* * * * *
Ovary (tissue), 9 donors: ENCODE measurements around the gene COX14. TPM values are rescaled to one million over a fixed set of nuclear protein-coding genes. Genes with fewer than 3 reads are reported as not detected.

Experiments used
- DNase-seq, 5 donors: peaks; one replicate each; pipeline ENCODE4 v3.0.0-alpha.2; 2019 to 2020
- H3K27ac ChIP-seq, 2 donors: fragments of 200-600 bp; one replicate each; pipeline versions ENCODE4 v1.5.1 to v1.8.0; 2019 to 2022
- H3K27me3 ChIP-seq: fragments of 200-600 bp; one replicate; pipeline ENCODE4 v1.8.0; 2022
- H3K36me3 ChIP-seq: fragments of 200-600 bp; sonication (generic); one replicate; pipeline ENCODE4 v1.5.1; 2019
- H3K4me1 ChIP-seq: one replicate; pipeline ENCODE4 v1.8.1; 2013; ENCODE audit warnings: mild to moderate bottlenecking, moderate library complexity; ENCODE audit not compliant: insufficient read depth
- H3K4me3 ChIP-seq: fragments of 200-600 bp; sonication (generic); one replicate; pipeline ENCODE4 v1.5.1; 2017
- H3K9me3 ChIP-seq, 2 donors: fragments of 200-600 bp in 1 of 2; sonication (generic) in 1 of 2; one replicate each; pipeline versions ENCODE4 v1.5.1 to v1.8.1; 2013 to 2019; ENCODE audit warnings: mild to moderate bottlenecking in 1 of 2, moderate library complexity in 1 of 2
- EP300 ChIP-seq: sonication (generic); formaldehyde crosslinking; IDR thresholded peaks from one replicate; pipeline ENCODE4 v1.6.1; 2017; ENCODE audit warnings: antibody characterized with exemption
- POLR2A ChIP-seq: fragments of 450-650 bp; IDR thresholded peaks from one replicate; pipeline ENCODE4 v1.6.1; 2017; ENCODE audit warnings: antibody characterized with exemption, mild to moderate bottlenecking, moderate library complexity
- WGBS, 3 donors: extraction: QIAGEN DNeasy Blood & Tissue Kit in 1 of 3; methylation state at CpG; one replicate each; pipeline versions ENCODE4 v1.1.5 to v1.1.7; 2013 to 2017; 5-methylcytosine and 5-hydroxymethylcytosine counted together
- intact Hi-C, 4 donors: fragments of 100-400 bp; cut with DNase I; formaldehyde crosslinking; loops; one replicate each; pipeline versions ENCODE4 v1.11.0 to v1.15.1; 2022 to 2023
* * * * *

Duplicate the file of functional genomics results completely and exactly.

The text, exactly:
Ovary (tissue), 9 donors: ENCODE measurements around the gene COX14. TPM values are rescaled to one million over a fixed set of nuclear protein-coding genes. Genes with fewer than 3 reads are reported as not detected.

Experiments used
- DNase-seq, 5 donors: peaks; one replicate each; pipeline ENCODE4 v3.0.0-alpha.2; 2019 to 2020
- H3K27ac ChIP-seq, 2 donors: fragments of 200-600 bp; one replicate each; pipeline versions ENCODE4 v1.5.1 to v1.8.0; 2019 to 2022
- H3K27me3 ChIP-seq: fragments of 200-600 bp; one replicate; pipeline ENCODE4 v1.8.0; 2022
- H3K36me3 ChIP-seq: fragments of 200-600 bp; sonication (generic); one replicate; pipeline ENCODE4 v1.5.1; 2019
- H3K4me1 ChIP-seq: one replicate; pipeline ENCODE4 v1.8.1; 2013; ENCODE audit warnings: mild to moderate bottlenecking, moderate library complexity; ENCODE audit not compliant: insufficient read depth
- H3K4me3 ChIP-seq: fragments of 200-600 bp; sonication (generic); one replicate; pipeline ENCODE4 v1.5.1; 2017
- H3K9me3 ChIP-seq, 2 donors: fragments of 200-600 bp in 1 of 2; sonication (generic) in 1 of 2; one replicate each; pipeline versions ENCODE4 v1.5.1 to v1.8.1; 2013 to 2019; ENCODE audit warnings: mild to moderate bottlenecking in 1 of 2, moderate library complexity in 1 of 2
- EP300 ChIP-seq: sonication (generic); formaldehyde crosslinking; IDR thresholded peaks from one replicate; pipeline ENCODE4 v1.6.1; 2017; ENCODE audit warnings: antibody characterized with exemption
- POLR2A ChIP-seq: fragments of 450-650 bp; IDR thresholded peaks from one replicate; pipeline ENCODE4 v1.6.1; 2017; ENCODE audit warnings: antibody characterized with exemption, mild to moderate bottlenecking, moderate library complexity
- WGBS, 3 donors: extraction: QIAGEN DNeasy Blood & Tissue Kit in 1 of 3; methylation state at CpG; one replicate each; pipeline versions ENCODE4 v1.1.5 to v1.1.7; 2013 to 2017; 5-methylcytosine and 5-hydroxymethylcytosine counted together
- intact Hi-C, 4 donors: fragments of 100-400 bp; cut with DNase I; formaldehyde crosslinking; loops; one replicate each; pipeline versions ENCODE4 v1.11.0 to v1.15.1; 2022 to 2023